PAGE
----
French rudeness! (Or not.)

We do love our cultural stereotypes, don’t we? Germans are regimental and precise; Spaniards are passionate; Italians are argumentative; Russians are moody and unpredictable.


And the French, of course, are supercilious and rude.


On our second day in France, we took the train from Paris to Caen, and then took a cab to the hotel. Our driver was a big cheerful bloke who hoisted our suitcases into the cab’s trunk while grunting the word “Hop!” (I’d only ever seen it written. It’s closer to “Hup!” in English, but it’s also indefinably different. You kind of have to hear it to get the distinction.)

I struck up a conversation with him in the cab. He was very animated. He wanted to know where we were from, and when he found that we were American, he brightened. As it turned out, he had a brother in Sacramento, and visited him a few years ago. He went to Las Vegas, and the Grand Canyon, and a place called Yosameet (I’ll let you figure that one out on your own), and he loved it all. He wants to go back, and he tells his kids that they need to go to the United States.

All that in a five-minute cab ride!

Then there were the concierges at the various hotels. All of them were cute, and most of them were funny. (But none of them had names. Even when they wore nametags, the “name” field was blank. Why? Are their names unpronounceable? Are they too high-pitched for human ears? Do they not have names at all?) One in Caen, a tall blondish fellow who looked like a slightly more soigné Jason Segel, turned out to be a passionate history buff, and regaled us with stories about Caen during World War II. (I’ll tell you that story another time.)

Then there was the saleswoman working outside the department store near our hotel in Paris (they had sidewalk stalls every day). I was pawing through the shirts, not sure what size I was, when she glanced at me and chirped (in French), “Forty-one.”

“You can tell just by looking at me?” I said.

“It’s my job,” she shrugged, grinning.

We went through the stack of shirts together. (They were only ten euro each, so they’ll probably melt in the washing machine, but – hey – I have shirts from Paris!) We both exclaimed over a nice pink one. “Rose!” she said. “J’adore cette chemise rose!”

Moi aussi,” I said, and we put that one aside.

The next two were bright red and dull gray. (The French, for some reason, are favoring dark colors this year; we didn’t see many people wearing bright colors in the streets.) “This gray is very nice,” she said.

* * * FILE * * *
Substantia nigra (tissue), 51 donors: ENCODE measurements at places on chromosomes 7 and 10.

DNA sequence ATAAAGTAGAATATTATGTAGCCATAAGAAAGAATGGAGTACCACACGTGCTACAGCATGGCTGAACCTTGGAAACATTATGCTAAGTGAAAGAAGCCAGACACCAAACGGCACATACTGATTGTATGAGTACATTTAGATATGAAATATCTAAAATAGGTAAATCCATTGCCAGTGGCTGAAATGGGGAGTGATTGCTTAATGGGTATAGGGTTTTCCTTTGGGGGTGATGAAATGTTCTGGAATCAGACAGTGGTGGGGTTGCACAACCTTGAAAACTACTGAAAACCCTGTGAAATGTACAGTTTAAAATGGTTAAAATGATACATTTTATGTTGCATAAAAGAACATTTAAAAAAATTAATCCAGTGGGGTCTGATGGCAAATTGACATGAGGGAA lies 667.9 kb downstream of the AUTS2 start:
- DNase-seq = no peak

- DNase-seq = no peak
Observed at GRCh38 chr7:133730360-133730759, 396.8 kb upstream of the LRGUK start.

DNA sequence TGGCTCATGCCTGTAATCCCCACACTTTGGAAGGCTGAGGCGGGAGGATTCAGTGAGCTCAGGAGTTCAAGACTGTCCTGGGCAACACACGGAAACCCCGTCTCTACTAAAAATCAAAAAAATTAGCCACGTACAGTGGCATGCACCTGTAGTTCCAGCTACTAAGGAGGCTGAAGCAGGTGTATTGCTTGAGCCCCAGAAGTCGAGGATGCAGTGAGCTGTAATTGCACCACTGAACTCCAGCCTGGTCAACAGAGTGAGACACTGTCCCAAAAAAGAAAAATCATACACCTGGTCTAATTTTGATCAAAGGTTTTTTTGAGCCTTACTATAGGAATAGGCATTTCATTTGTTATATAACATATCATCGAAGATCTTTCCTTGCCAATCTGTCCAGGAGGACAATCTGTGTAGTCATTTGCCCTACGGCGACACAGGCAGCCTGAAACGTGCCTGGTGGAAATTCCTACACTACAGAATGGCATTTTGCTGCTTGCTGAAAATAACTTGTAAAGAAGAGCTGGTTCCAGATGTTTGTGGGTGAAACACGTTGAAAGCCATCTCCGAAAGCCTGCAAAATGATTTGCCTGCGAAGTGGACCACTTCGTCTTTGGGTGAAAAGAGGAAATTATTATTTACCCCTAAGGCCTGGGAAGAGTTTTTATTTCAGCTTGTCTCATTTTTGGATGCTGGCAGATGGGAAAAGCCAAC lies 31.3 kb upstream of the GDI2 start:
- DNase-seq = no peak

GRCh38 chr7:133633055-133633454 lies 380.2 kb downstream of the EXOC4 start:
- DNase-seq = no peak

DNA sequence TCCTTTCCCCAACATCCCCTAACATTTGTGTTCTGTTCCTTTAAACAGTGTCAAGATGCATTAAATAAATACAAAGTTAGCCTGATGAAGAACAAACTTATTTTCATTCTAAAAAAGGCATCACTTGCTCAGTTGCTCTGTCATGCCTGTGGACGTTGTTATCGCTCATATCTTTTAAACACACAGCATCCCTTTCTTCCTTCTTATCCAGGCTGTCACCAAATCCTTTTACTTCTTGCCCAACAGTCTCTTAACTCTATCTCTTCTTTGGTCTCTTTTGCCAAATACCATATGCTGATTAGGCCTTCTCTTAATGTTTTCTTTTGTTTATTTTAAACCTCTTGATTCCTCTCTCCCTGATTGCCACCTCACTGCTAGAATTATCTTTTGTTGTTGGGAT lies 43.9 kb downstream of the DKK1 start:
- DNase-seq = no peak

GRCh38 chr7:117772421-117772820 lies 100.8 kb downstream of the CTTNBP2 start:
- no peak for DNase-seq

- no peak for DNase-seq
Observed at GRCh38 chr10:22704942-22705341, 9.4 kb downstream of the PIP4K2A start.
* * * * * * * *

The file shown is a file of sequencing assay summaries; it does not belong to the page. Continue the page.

“I like the red one,” I said.

She regarded me very gravely. “But the gray is very nice,” she said in an almost-stern tone.

Well, I got the red one, and the pink one. But I think the clerk was unhappy with me, a little.

How about the lady in the Deauville train station? I was buying tickets for Partner and myself for the next day, Caen-Bayeux, round trip. She regarded me with the famous Normandy deadpan. “May I ask your ages?” she said in a quiet regretful voice.

“He’s sixty-six,” I said. “And I’m fifty-five.”

She shook her head at me very ruefully. “You, monsieur, are too young.”

I exploded into laughter, and then tried to do the Norman deadpan back at her. “You, madame, are the first person who has ever said that to me.”

So Partner got his ticket at a reduced price, and I got a good laugh out of it.

Then there was the candy store next to our hotel in the Marais in Paris. I was browsing in there one day early in our stay, and a funny bright young man waited on me, and gave me a chocolate for free, and told me (in French – funny how much they open up to you when you speak French!) he’d lived in Boston for a year and a half, and been to Cape Cod (“Les baleines!” he said. “The whales!”).

We ended up spending over a hundred dollars in that store, and let me tell you, it was worth it. On our last visit, our clerk was a very sweet young woman.  “There’s a little ceramic tajine candy dish over here,” I said. “Can you tell me what it costs?”

“Oh, a couple of euro,” she said. She rummaged under the counter, and then she looked up at me slyly. “Is it a gift?”

“No, no,” I said. “It’s for me.”

“No,” she said. “You misunderstand. It’s a gift. For you

And she handed it to me with a very serene smile.

Don’t let anyone tell you the French are rude, kids.

They’re just fine in my book.


About Loren Williams
Gay, partnered, living in Providence, working at a local university. Loves: books, movies, TV. Comments and recriminations can be sent to

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